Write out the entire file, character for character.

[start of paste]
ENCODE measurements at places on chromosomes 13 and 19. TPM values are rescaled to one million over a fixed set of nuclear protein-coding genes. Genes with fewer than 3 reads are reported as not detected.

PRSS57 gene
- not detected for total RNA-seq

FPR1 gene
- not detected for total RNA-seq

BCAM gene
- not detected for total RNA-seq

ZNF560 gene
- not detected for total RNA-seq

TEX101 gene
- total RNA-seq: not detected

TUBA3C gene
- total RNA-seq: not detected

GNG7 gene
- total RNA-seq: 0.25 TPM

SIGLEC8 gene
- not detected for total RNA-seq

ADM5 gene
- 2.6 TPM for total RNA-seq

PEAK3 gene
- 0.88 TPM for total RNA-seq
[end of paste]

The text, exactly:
ENCODE measurements at places on chromosomes 13 and 19. TPM values are rescaled to one million over a fixed set of nuclear protein-coding genes. Genes with fewer than 3 reads are reported as not detected.

PRSS57 gene
- not detected for total RNA-seq

FPR1 gene
- not detected for total RNA-seq

BCAM gene
- not detected for total RNA-seq

ZNF560 gene
- not detected for total RNA-seq

TEX101 gene
- total RNA-seq: not detected

TUBA3C gene
- total RNA-seq: not detected

GNG7 gene
- total RNA-seq: 0.25 TPM

SIGLEC8 gene
- not detected for total RNA-seq

ADM5 gene
- 2.6 TPM for total RNA-seq

PEAK3 gene
- 0.88 TPM for total RNA-seq